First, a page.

Kentucky Downs By Bill Mooney


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 “Unique” is a word that get tossed around a lot by writers too lazy-minded to come up with a better description, but as pari-mutual Thoroughbred racetracks go, Kentucky Downs is…well…truly unique.

 It encompasses almost 270 acres adjacent to Interstate 65 in Simpson County, Kentucky, just north of the Tennessee border. Kentucky Downs does not have a dirt oval. It does not have an infield tote board. There is no grandstand there, just some bleacher seats. The place does have a clubhouse, a two-story brick structure that sits three-quarters of the way up the streatch. For clubhouse patrons who go out on the verabda to watch the horses run, binoculars come in handy – telescopes even more so.




All live racing occurs over a turf course at Kentucky Downs. It is 1 5/16 miles in length and covers 19 acres. Its shape is simi-lar to that of a one-scoop ice cream cone, with an exception-ally sharp turn on its right-hand side and a huge, sweeping turn on the left. Kentucky Downs conducted six days of live racing this year: September 15, 17 and 18, and September 22, 24 and 25. “Saturday, Monday, Tuesday and Saturday, Monday, Tues-day,” said Ryan Driscoll, the track’s 38-year-old general manager. “We had mothers pushing strollers, fathers carrying picnic cool-ers and people of varying ages bringing portable barbecue grills onto the grounds. It was great fun.”


Driscoll is a graduate of the University of Arizona’s Race-track Industry Program. He previously worked at Louisiana Downs, and has been at Kentucky Downs since late December, 2001. The track simulcasts races year-round, and in 2006 its all-sources handle totaled slightly above $34.7 million. Kentucky Downs isn’t Santa Anita. But, then, Santa Anita isn’t Kentucky Downs.


“I don’t have a half-dozen vice presidents I can lean on,” said Driscoll, who lives in a company-owned house next to the one-mile pole. “On a typical day, I’ll find myself fixing a toilet in one of the track’s restrooms and writing a $100,000 check.”


During the late summer of 2005, Kentucky Downs got hit by a major storm, followed by the remnants of both Hurricane Katrina and Hurricane Rita. “On the turn that borders our in-field lake, the inside rail was under water and we had bluegills swimming on the four-path of the turf course,” Driscoll said. “We used two diesel pumps operating 24 hours a day for seven days to get rid of the water.”


Kentucky Downs has been conducting racing since 1990. In March of this year, an 85% controlling interest in the place was purchased by a group headed by Corey Johnsen and Ray Reid. Johnsen’s resume includes lengthy administrative tenures at Louisiana Downs, Remington Park and Lone Star Park. Reid is an investment banker from South Lake, Texas, and a Thorough-bred owner and breeder.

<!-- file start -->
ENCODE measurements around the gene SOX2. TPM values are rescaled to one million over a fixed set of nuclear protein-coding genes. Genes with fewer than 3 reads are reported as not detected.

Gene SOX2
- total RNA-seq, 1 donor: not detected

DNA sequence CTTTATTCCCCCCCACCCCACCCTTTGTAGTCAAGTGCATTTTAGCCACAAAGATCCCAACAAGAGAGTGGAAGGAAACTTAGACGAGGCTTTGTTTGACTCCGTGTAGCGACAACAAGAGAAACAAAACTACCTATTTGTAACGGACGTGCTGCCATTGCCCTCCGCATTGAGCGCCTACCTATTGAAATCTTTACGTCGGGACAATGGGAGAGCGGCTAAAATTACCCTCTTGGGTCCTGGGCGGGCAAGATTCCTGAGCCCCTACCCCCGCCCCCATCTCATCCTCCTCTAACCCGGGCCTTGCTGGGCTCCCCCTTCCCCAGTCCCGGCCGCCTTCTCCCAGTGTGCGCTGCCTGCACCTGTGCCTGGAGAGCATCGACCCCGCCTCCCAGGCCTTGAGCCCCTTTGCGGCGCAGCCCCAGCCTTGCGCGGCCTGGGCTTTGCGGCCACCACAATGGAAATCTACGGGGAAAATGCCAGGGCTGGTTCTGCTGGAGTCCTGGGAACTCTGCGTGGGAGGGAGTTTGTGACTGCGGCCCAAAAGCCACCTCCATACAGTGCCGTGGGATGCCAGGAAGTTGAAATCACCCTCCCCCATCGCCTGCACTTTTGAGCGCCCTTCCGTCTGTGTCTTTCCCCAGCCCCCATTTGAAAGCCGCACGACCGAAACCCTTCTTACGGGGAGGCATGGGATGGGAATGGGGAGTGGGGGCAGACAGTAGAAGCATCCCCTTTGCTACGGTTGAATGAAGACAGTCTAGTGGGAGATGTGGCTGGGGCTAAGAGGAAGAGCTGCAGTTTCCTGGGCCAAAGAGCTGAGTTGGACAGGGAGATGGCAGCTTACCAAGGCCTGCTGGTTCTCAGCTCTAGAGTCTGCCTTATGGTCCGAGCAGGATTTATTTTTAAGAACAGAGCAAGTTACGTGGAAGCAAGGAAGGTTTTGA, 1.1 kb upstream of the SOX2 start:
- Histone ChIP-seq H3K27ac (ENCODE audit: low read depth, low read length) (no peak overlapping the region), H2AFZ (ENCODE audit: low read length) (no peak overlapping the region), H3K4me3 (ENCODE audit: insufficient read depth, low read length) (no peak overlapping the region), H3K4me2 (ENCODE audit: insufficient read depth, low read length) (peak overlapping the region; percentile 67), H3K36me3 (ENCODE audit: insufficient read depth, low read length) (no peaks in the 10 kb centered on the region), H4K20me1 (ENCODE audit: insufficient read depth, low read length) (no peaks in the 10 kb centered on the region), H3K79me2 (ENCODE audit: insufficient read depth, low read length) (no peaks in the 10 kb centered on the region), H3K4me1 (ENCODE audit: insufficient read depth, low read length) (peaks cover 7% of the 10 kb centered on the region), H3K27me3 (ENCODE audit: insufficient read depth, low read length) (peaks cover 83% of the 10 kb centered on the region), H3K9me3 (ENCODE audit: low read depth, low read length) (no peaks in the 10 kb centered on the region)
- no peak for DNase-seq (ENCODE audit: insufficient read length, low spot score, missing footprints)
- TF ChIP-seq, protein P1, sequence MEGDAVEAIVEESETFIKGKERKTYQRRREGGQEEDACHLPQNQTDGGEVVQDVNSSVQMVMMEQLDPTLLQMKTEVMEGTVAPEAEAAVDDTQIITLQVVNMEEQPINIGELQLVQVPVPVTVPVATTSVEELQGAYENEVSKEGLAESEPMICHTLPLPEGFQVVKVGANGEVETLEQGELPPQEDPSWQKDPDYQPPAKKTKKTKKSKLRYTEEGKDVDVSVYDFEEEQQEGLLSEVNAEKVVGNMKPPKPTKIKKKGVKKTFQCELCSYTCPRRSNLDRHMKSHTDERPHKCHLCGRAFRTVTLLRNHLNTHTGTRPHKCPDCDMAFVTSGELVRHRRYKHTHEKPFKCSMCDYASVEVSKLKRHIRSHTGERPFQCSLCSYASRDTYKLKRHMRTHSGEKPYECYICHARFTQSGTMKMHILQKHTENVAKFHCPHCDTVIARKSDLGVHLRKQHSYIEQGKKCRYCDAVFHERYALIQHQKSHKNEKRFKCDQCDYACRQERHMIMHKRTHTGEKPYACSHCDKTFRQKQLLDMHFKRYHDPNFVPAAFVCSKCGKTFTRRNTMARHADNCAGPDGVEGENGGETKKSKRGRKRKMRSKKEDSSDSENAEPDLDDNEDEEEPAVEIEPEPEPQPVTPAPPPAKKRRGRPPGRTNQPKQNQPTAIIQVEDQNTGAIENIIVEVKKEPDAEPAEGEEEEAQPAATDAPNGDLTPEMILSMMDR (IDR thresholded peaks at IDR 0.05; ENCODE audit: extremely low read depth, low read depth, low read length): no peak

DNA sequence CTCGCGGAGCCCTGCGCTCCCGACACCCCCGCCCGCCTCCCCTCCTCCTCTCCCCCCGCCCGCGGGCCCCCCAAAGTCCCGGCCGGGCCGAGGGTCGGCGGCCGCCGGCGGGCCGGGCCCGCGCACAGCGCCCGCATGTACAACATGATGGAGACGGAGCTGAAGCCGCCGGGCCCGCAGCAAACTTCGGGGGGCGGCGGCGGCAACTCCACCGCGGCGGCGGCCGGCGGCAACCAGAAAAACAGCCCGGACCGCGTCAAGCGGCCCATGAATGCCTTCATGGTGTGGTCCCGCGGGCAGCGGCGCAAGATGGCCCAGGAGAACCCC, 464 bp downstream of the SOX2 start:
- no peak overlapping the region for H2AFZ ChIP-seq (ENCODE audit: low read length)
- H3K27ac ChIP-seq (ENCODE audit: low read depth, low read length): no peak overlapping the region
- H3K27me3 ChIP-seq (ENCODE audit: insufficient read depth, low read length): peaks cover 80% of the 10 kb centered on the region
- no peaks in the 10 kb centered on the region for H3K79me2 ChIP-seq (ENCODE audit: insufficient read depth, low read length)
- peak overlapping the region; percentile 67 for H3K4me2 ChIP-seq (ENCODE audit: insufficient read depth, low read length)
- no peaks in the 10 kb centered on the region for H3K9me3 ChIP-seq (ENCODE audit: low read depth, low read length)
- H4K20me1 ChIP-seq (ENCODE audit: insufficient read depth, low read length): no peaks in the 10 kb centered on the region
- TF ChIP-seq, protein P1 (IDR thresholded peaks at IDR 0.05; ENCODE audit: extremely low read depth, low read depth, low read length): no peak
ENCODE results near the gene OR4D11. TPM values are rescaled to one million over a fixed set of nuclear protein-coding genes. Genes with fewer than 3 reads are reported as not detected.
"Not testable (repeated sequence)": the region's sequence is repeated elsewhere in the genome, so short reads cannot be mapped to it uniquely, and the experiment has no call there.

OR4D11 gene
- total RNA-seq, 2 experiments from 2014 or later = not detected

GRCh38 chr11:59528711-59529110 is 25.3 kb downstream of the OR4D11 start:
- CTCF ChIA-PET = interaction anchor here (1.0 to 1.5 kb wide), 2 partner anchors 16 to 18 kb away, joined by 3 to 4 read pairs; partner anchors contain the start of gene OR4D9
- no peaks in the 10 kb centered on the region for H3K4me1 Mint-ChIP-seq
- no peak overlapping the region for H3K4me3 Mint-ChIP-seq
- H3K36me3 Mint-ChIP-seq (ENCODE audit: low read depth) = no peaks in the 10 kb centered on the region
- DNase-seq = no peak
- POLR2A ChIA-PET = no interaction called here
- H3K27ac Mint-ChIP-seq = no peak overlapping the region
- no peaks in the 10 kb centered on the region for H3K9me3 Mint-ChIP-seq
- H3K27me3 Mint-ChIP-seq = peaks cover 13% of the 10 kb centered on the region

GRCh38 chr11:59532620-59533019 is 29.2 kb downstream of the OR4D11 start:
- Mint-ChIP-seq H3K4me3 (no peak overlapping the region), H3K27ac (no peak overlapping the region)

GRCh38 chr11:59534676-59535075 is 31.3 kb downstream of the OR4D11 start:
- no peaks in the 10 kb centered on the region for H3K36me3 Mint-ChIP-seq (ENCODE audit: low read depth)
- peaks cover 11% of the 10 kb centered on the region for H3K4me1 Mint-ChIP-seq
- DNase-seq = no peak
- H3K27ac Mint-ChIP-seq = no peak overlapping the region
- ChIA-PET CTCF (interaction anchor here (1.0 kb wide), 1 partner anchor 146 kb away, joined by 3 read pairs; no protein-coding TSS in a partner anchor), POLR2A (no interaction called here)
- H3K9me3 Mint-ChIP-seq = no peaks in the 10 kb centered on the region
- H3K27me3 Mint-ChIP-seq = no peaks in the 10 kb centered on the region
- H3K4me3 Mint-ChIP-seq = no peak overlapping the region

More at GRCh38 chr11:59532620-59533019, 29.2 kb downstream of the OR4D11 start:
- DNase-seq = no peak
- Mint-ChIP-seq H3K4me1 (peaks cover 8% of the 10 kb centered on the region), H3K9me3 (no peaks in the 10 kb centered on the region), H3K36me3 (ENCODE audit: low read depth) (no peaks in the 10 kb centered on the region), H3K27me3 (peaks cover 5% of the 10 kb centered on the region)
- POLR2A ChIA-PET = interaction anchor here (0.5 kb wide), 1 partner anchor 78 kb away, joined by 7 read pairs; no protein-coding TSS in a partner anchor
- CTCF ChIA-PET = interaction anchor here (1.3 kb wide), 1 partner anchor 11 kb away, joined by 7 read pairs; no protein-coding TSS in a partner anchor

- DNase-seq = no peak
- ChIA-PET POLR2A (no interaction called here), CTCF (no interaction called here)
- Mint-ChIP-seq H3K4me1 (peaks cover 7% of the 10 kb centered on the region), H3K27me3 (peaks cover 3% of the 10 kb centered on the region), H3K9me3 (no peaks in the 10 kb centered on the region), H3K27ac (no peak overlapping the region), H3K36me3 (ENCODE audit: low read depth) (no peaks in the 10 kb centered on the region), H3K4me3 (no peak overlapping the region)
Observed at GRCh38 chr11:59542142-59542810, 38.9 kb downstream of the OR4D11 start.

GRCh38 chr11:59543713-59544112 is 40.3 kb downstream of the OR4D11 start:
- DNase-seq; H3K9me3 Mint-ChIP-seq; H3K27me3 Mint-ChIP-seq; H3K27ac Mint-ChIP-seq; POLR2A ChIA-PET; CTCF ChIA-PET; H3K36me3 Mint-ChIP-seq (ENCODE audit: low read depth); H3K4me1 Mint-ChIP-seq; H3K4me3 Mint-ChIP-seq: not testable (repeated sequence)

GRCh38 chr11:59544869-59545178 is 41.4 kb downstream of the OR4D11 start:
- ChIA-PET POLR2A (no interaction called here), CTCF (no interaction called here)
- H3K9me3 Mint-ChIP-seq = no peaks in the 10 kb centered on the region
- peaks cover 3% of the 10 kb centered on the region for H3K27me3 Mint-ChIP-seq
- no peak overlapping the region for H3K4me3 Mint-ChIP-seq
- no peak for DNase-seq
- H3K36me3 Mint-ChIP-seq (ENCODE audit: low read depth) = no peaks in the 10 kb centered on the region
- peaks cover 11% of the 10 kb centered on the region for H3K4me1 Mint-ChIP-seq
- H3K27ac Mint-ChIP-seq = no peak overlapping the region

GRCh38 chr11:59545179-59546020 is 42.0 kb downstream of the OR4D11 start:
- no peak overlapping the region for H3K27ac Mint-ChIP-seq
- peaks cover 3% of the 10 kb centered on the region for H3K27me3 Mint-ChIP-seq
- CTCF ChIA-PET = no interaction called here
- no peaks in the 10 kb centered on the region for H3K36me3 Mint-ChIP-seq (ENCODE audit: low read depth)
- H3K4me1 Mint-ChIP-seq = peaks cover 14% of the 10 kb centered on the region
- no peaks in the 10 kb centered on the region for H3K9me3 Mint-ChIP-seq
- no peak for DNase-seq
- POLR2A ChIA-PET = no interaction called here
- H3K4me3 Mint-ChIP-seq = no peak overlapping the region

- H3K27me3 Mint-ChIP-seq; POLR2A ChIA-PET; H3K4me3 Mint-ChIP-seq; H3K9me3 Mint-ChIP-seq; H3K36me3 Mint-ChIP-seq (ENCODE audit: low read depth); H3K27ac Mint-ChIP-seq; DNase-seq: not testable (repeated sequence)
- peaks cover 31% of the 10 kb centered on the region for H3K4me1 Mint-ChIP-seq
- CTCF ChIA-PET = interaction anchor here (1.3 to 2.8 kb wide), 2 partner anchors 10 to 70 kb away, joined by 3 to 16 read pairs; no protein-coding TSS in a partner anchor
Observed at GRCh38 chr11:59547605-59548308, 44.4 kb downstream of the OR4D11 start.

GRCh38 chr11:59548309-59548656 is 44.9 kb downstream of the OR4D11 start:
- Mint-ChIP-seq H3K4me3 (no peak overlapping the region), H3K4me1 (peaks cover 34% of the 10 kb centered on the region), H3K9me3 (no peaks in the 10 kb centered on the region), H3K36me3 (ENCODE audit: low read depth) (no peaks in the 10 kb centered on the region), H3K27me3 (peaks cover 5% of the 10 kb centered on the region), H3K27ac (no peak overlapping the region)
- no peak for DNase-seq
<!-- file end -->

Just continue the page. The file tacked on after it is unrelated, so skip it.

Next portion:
A five-percent share in Kentucky Downs has been retained by its formal principal owner, Kelley Farms Racing. Churchill Downs has retained a five-percent share, as has Turfway Park.


And since 50% of Turfway is owned by Keeneland, the Lexington track still has a 2 ½% stake in a place that offers racing, if not the way it was meant to be, at least something akin to the way it used to be, a century or more ago.


When Kentucky Downs initially began conducting race meets 17 years ago, it was called “Dueling Grounds.” A bit of heritage was involved honest-to-goodness duels, complete with flintlock pistols and balls, used to be conducted on the site. One that occurred on September 26, 1826, involved Sam Houston, who at the time was serving his second term as a United States congressman representing the state of Tennessee. This was before Houston became Tennessee’s governor, and before he defeated Santa Anna’s army at the Battle of San Jacinto, and before he became the governor of Texas.


In Houston’s day, dueling was illegal in Tennessee, but not in Kentucky. So, all prospective combatants from Tennessee had to do was cross the state line and they were free to clash swords and shoot each other full of holes. Houston was 33 years old at the time, and he had got into a political squabble with a Nash
ville attorney named William White regarding the candidates each man was championing to become the next local postmas-ter. Their differing opinions led to arguments, the arguments led to publicly-voiced insults, and Houston and White agreed the best way to settle the dispute was with pistols fired 15 paces apart.


What eventually became Dueling Grounds/Kentucky Downs was then known as “Linkumpinch,” a name whose origins defy modern-day research. It was owned by Sanford Duncan, who was also proprietor of a nearby overnight stage coach stop. What Duncan’s feelings were concerning the duels that were fought on his property are also subject to speculation. Might he have charged a fee? And, if he did, was it payable before the duel took place (in case the combatants both knocked each other off )?


Witnesses to the duel said that Houston and White fired si-multaneously. White missed. Houston didn’t. White survived, but it took him several months to recover from his wound. Houston was later quoted as saying, “My only gratification is that my adversary was injured no worse.”



As a racetrack, Kentucky Downs has gone through sev-eral ownerships. Bradley “Mike” Shannon is recognized as the track’s founder he’s the same Bradley Shannon who, under a lease agreement, campaigned North America’s 1986 male turf champion, Manila.


But, in 1994, Shannon got involved in Kentucky’s “Bobtrot” scandal, which involved a bevy of the state’s political figures, all of whom proceeded to point fingers of blame at each other. No duels were fought (they had been outlawed in Kentucky, too, by this time). But Shannon pleaded guilty to federal corruption charges, and he sold his interest in the track to H. Earl Sinks, a Nashville music industry veteran who performed under the name, “Snake Eyes.”